I don’t see that Anjulie’s mood has magically lifted through this process. Though I am comforted by the pockets of joy (not sure that’s the right word) she visibly exhibits with a grateful message from someone she has reached.

Sometimes at work, I read one of her more melancholic or punchy blogs and know that it’s been a particularly bad day. Thanks for the heads up, blog, but are you helping to process and progress? Or just fuelling the fire? The grief, the blog, the community of support. Is it an albatross? Is it a benefit? What is the extrication process? Is there one? What happens if/when….

Does it stop? Do people want to hear your views at that point? What is the right balance for all of this? Honouring our child’s memory but not torturing yourself?

It all feels a bit negative. Sorry, it’s not meant to be. Just my worries on a page.

Now how am I doing?

How am I? (Sorry Anj!)

The truth is…

The truth is, I’m fine. I am.

Anj says I usually function between a three and seven out of ten for emotions. She says I never exhibit despair or elation. Which I contest. I think I was content and full of appreciation for everything I had. My life has been truly amazing, full of joys and envy-invoking experiences. It has been a fine, fine life. I think Anj was just misjudging my consistency of satisfaction. But if it is true, if my emotions were only a three to seven, I’m certainly closer to a three than a seven these days. Because there’s just something missing. There’s an emptiness that wasn’t there before. Things are not great anymore. They’re just okay. They’re fine.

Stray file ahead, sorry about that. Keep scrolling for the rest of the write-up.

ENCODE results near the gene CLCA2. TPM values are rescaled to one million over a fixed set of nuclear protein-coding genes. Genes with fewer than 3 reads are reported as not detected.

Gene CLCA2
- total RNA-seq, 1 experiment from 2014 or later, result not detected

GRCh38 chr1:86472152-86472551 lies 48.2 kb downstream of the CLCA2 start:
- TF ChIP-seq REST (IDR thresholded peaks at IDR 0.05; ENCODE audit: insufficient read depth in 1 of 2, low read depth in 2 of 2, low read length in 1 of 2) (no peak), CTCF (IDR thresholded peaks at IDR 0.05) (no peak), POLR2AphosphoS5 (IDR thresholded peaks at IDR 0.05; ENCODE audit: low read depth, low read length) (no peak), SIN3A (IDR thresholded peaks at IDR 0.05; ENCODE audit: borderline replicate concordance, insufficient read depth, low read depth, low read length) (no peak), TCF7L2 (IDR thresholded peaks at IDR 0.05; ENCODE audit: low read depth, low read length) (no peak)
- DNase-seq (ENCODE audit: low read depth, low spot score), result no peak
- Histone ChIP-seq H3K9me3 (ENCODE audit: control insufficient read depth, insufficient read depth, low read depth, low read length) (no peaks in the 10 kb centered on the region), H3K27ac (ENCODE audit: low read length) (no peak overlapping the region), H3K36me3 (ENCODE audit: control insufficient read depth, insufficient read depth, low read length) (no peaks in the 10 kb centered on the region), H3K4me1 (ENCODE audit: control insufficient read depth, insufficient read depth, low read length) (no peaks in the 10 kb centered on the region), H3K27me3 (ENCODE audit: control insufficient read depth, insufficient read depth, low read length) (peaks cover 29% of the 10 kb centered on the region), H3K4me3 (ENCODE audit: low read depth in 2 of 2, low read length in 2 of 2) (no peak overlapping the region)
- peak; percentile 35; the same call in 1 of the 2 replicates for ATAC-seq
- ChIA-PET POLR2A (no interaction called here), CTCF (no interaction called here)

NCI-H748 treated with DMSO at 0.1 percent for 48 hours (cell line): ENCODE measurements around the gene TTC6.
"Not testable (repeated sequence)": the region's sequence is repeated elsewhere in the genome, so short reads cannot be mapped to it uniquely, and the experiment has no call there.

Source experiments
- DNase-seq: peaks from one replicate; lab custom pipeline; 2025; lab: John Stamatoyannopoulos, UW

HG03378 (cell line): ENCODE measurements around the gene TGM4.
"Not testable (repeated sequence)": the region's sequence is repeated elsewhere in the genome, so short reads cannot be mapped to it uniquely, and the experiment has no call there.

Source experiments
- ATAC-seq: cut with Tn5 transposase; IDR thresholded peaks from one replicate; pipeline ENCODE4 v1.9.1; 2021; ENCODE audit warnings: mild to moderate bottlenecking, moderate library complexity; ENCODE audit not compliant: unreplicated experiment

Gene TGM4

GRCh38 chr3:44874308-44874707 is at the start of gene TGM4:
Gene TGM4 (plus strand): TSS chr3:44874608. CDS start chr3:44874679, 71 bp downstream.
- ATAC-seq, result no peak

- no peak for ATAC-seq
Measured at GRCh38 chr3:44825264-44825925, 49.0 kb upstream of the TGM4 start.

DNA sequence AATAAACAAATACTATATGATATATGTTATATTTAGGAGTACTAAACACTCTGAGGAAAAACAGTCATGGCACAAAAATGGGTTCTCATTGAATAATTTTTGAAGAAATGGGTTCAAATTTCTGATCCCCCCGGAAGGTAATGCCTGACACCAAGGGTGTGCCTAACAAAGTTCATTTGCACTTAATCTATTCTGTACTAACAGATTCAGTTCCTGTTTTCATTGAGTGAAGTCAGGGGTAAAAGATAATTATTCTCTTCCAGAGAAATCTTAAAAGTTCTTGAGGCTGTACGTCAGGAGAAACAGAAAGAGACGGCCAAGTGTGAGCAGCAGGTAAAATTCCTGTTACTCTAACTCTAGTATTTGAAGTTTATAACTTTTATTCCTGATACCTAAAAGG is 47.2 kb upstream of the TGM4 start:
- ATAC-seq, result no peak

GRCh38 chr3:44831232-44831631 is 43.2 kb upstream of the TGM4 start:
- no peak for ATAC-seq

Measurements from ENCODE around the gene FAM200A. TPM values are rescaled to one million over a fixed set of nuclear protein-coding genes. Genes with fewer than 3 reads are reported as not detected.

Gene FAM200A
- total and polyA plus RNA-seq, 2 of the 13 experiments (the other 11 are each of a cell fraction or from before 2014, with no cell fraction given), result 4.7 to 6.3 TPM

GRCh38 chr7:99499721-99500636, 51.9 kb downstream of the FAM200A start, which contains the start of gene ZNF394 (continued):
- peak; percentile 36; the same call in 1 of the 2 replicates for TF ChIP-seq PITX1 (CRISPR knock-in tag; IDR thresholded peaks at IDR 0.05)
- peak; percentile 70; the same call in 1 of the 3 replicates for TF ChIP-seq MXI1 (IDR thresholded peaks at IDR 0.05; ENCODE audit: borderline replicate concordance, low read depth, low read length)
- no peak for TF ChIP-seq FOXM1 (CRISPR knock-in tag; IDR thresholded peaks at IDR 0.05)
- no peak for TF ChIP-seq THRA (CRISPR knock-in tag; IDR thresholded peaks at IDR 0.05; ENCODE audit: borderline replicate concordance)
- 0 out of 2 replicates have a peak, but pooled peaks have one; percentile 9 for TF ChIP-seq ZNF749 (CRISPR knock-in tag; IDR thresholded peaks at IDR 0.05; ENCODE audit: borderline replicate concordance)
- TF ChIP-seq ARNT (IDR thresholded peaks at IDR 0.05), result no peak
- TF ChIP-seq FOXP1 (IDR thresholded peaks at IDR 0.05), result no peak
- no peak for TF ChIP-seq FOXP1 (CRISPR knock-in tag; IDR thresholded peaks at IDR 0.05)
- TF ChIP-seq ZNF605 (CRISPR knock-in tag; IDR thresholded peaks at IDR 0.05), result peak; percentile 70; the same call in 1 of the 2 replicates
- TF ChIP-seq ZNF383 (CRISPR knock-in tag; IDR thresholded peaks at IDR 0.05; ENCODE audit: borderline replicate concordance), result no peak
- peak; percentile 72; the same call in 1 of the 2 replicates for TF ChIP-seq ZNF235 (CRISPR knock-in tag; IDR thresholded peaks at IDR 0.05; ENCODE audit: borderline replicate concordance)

Summer was potential. Many of my/our dreams in a tiny little bundle. But it pains me to say it, I didn’t know her. She never talked to me. Never laughed. Never even saw me. I had such hopes of what she could be. And those hopes are gone.

Sometimes I feel like I’m primarily grieving for my and Anjulie’s loss, and not Summer herself. It makes me feel guilty and selfish, and I’m not sure I’ve worked that out fully yet. But I know that these complicated feelings are not uncommon. And I’m not going to give myself a hard time about it. I’ll work through it in time.

I am TERRIBLE at asking for help. People try, but I don’t really invite it. Because I don’t need it. It’s not an ego or manly thing. Trust me, I’m not an alpha male. I have the kindest, wisest friends available to me should I need them. And that’s a comfort in itself.